Government's Failure to Investigate Abuses
The Lessons Learnt and Reconciliation Commission created on May 17, 2010 is the latest in a long line of ad hoc bodies in Sri Lanka that seem designed to deflect international criticism rather than to uncover the facts. The mandated focus of the commission ¬- on the failure of the 2002 ceasefire - is largely unrelated to the massive abuses by both government forces and the LTTE in the last months of hostilities. Nor does the commission appear to have been designed to uncover new information: the commission's terms of reference do not provide for adequate victim and witness protection.
The government-appointed chairman of the commission, Chitta Ranjan de Silva, is a former attorney general who came under serious criticism for his office's alleged interference in the work of the 2006 Presidential Commission of Inquiry. The attorney general's role was one of the main reasons why a group of 10 international experts, the International Independent Group of Eminent Persons (IIGEP), withdrew from monitoring the commission's work. The IIGEP stated that it had "not been able to conclude...that the proceedings of the Commission have been transparent or have satisfied basic international norms and standards."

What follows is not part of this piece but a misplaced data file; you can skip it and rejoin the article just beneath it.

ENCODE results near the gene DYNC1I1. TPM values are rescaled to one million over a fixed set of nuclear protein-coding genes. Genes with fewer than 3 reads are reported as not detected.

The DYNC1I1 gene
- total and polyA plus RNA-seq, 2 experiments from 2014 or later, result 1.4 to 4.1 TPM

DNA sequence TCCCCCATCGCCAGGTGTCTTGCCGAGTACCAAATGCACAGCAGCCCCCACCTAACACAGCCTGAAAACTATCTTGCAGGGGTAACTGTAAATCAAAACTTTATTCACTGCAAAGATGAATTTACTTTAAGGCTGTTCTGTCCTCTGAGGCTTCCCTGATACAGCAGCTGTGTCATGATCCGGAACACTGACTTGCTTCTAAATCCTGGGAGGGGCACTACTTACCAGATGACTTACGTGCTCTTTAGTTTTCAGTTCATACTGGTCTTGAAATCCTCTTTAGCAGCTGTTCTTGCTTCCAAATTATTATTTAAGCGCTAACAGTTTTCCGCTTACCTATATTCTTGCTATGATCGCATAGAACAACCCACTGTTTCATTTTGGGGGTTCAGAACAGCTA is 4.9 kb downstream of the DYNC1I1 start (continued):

"De Silva was the architect and enforcer of the attorney general's conflict of interest role with respect to the 2006 commission," said Arthur Dewey, former US assistant secretary of state for the Bureau of Population, Refugees, and Migration and member of the IIGEP. "Nothing good for human rights or reconciliation is likely to come from anything in which De Silva is involved."
The government has also yet to publish the findings from a committee established in November 2009 to examine allegations of laws-of-war violations set out in a report produced last year by the US State Department, despite an April 2010 deadline.
Sri Lanka has a long history of establishing ad hoc commissions to deflect international criticism over its poor human rights record and widespread impunity, Human Rights Watch said. Since independence in 1948, Sri Lanka has established at least nine such commissions, none of which have produced any significant results.
On March 5, Secretary-General Ban told President Rajapaksa that he had decided to appoint a UN panel of experts to advise him on next steps for accountability in Sri Lanka. The Sri Lankan government responded by attacking Ban for interfering in domestic affairs, calling the panel "unwarranted" and "uncalled for." Two months later, Ban has yet to appoint any members to his panel.
"Ban's inaction is sending a signal to abusers that simply announcing meaningless commissions and making loud noises can block all efforts for real justice," Pearson said. "The only way to ensure accountability in Sri Lanka is to establish an independent international investigation." (HRW)